- Phase 1: (2010-2013) Eligible employers receive a tax credit of up to 35% of the employer’s contribution toward insurance premiums, calculated on a sliding scale basis tied to average wages and number of employees. Small businesses with tax-exempt status meeting the requirements above may receive 25% of the employer’s contribution in the form of tax credits.
- Phase 2: (2014 and onward) Eligible employers that purchase insurance through the SHOP exchange may receive a tax credit of up to 50% of the employer’s contribution toward insurance premiums. These employers may take the tax credit for up to two years. Tax-exempt small businesses meeting the requirements above may receive 35% of their contribution in the form of tax credits. The exact amount each small business receives in tax credits will depend on the number of employees and average wages.
Grants for Wellness Programs
Small businesses (with fewer than 100 employees who work 25 or more hours per week on average) that did not have a workplace wellness program in effect at as of March 2010 are eligible for grants to start such programs.
Additional Resources for Small Employers and their Employees
- Illustrating Health Reform: How Insurance Coverage Will Work: http://healthreform.kff.org/profiles.aspx
- Employer Responsibility Under the Affordable Care Act: https://www.kff.org/infographic/employer-responsibility-under-the-affordable-care-act/
- Implementation Timeline http://healthreform.kff.org/timeline.aspx
- Resources for Individuals and Employers: http://healthreform.kff.org/resources-for-consumers-and-employers.aspx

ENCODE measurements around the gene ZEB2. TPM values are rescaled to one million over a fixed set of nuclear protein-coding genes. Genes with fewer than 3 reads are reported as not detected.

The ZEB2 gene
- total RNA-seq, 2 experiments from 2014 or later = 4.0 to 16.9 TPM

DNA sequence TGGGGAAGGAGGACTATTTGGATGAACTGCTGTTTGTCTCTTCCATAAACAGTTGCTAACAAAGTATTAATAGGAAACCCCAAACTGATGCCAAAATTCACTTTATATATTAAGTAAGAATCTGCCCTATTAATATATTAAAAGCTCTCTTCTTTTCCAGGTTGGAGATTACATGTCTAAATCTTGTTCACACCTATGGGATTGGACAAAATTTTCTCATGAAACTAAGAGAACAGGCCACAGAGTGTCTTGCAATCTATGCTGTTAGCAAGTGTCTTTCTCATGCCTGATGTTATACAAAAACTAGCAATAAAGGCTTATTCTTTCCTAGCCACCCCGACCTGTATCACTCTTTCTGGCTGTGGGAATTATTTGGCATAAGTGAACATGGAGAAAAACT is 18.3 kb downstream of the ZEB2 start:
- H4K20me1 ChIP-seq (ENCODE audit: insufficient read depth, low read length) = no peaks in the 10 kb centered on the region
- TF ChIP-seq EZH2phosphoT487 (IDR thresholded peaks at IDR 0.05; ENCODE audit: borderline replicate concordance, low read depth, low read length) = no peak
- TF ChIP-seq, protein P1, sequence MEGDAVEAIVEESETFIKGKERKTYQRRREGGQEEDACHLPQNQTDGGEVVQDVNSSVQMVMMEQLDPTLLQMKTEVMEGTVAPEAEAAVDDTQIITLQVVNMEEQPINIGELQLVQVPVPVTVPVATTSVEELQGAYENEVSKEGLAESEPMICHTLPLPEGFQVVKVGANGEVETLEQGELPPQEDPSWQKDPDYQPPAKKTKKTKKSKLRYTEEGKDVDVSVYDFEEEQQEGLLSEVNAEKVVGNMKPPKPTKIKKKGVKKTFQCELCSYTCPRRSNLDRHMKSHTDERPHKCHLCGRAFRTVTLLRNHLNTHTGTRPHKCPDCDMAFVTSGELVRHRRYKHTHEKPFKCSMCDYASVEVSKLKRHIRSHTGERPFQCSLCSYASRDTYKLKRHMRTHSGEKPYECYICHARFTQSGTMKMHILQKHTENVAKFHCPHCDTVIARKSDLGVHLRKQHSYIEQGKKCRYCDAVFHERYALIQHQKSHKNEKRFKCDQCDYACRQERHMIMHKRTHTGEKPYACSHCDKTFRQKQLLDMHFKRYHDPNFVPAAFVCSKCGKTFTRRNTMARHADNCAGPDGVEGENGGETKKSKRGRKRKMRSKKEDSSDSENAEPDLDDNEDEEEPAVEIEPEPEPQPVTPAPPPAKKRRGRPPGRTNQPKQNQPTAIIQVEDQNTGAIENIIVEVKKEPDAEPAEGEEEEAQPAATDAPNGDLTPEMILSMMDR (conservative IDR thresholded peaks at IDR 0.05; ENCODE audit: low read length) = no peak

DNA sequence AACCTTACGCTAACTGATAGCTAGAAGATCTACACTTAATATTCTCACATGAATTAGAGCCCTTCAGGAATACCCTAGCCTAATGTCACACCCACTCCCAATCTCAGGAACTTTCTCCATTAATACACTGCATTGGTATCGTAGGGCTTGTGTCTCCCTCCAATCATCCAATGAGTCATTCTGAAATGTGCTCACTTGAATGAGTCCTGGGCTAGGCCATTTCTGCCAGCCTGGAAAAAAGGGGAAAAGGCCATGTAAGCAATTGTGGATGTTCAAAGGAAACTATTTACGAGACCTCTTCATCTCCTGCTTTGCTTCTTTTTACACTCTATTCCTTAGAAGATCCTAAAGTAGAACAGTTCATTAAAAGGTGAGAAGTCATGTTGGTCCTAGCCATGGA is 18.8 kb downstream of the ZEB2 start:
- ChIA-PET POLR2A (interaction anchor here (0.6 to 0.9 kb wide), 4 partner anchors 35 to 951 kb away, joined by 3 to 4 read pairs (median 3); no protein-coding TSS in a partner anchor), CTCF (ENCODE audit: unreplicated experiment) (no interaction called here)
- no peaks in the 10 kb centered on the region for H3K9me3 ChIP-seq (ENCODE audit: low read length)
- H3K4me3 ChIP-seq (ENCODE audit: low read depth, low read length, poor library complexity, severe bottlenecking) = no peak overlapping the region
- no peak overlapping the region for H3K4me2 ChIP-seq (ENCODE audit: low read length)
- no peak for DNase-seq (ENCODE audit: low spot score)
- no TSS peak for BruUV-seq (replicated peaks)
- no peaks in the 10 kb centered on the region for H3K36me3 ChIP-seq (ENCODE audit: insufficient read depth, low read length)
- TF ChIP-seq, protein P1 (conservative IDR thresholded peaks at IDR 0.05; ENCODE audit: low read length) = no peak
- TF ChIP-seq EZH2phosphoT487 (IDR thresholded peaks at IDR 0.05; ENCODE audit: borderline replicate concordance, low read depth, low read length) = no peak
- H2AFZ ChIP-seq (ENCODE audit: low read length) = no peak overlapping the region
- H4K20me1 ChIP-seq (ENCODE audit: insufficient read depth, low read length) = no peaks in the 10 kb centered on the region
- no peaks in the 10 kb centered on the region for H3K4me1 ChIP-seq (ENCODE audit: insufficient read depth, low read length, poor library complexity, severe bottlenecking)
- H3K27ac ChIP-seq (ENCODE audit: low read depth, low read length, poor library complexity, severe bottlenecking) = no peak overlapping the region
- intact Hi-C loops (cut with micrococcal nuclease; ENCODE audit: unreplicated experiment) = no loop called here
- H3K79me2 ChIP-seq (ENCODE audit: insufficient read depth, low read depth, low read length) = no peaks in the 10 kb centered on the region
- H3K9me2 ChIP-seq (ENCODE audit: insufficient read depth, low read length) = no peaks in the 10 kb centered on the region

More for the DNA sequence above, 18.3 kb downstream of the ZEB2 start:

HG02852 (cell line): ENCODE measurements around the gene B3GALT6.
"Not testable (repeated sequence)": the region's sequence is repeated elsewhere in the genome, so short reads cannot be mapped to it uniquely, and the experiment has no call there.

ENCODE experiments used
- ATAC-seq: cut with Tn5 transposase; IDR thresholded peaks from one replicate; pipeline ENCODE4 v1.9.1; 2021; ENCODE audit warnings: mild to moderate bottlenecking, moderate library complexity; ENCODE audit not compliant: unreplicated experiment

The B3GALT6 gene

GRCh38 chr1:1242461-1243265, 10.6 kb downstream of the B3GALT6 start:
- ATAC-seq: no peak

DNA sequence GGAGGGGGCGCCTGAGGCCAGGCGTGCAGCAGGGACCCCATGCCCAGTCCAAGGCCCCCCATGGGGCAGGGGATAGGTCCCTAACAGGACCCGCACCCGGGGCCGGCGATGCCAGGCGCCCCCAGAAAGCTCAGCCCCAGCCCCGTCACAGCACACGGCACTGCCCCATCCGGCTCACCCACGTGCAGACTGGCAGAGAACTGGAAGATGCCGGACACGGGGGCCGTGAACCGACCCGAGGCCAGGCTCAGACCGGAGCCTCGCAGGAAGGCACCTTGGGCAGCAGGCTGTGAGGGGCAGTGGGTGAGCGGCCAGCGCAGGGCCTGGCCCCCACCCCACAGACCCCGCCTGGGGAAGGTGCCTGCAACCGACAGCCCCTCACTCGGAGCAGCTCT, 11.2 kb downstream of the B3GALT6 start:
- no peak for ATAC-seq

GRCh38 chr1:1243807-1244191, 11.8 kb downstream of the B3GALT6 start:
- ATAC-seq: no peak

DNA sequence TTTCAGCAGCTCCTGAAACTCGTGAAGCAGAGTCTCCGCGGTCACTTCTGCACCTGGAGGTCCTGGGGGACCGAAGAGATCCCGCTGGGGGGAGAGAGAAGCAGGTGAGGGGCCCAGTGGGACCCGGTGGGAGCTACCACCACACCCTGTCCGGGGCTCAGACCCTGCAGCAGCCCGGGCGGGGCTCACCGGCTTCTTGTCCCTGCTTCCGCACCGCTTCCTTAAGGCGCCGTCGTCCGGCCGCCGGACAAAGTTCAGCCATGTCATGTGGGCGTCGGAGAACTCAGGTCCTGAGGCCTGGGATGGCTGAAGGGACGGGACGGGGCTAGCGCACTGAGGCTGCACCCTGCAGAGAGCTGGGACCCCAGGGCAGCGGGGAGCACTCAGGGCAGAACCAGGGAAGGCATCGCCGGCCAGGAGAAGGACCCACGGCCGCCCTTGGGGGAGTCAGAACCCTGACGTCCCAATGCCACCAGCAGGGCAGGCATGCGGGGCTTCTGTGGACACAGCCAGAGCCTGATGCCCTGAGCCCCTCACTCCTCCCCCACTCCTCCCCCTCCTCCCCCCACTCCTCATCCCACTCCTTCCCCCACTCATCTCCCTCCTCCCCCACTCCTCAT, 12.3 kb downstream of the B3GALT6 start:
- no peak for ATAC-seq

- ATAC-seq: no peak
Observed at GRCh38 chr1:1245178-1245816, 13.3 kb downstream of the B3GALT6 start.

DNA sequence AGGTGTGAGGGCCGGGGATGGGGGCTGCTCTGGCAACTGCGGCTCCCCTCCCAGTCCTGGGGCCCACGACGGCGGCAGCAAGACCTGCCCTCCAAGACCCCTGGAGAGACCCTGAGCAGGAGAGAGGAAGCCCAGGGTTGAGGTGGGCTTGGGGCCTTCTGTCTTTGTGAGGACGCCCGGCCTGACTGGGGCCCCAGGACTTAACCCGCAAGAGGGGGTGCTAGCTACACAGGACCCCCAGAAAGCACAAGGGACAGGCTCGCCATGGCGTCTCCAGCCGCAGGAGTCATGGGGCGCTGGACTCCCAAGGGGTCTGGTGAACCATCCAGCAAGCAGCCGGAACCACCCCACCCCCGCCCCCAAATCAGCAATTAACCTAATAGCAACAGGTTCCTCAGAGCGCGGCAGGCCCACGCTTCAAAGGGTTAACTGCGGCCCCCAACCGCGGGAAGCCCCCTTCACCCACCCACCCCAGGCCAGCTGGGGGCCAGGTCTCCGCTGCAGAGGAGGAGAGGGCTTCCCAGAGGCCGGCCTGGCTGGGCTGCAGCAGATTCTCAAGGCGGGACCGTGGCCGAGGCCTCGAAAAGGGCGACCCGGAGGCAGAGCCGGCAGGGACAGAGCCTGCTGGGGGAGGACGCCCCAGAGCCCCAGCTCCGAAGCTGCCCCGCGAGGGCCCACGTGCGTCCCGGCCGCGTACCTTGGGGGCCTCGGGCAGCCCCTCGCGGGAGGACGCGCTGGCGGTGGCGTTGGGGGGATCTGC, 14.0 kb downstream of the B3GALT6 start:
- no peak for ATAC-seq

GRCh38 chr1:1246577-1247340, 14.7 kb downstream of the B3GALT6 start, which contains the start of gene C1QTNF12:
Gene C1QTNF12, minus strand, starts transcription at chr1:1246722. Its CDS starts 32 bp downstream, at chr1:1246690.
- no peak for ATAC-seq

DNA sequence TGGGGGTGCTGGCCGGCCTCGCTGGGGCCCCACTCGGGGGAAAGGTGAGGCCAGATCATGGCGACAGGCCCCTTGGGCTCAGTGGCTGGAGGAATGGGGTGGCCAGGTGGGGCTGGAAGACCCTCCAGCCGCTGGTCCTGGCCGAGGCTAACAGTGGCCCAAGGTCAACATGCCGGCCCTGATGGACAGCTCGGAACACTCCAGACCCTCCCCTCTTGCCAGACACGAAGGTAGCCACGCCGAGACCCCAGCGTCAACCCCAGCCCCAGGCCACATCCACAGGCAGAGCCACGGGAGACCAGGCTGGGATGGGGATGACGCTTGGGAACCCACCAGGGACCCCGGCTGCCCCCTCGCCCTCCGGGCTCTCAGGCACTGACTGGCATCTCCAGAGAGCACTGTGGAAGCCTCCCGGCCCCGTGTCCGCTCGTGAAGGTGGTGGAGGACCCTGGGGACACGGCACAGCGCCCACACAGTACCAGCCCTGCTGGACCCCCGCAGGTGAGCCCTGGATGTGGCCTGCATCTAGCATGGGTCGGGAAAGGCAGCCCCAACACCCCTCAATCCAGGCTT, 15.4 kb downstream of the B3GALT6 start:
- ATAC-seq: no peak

- 2011 Employer Health Benefits Survey: http://ehbs.kff.org/pdf/2011/8225.pdf
Updated July 12, 2013
"2011 Employer Health Benefits Survey" Kaiser Family Foundation, Sept. 2011 http://ehbs.kff.org/pdf/2011/8225.pdf
Changes to a plan (from the way the coverage was structured on March 23, 2010) which would cause it to relinquish grandfathered status include: increases in copayments, deductibles, or out-of-pocket limits above the rate of medical inflation, plus 15 percentage points; any increase in co-insurance rates; decreases in the amount of annual limits, or instituting a new annual limit not previously in place; a decrease in employer contributions by more than 5 percentage points; or the elimination of coverage for treating or diagnosis a specific condition.
"Small Group Health Insurance Market Guaranteed Issue, 2011" Kaiser Family Foundation, Jan. 2011 http://www.statehealthfacts.org/comparetable.jsp?ind=350&cat=7
U.S. Department of Health and Human Services. Center for Consumer Information and Insurance Oversight (CCIIO). Essential Health Benefits Bulletin. Dec. 16 2011 http://cciio.cms.gov/resources/files/Files2/12162011/essential_health_benefits_bulletin.pdf
Compilation of Patient Protection and Affordable Care Act as Amended through November 1, 2010 including Patient Protection and Affordable Care Act Health-related Portions of the Health Care and Education Reconciliation Act of 2010. Washington: U.S. Government Printing Office, 2010.
Full-time Equivalents (FTEs) are calculated by summing the hours of full and part-time employees. For example, two half-time employees are equivalent to one full-time employee.
U.S. Congressional Budget Office. CBO’s March 2011 Baseline: Health Insurance Exchanges. 2011 http://www.cbo.gov/budget/factsheets/2011b/HealthInsuranceExchanges.pdf
For more information on small business tax credits, see http://www.irs.gov/newsroom/article/0,,id=223666,00.html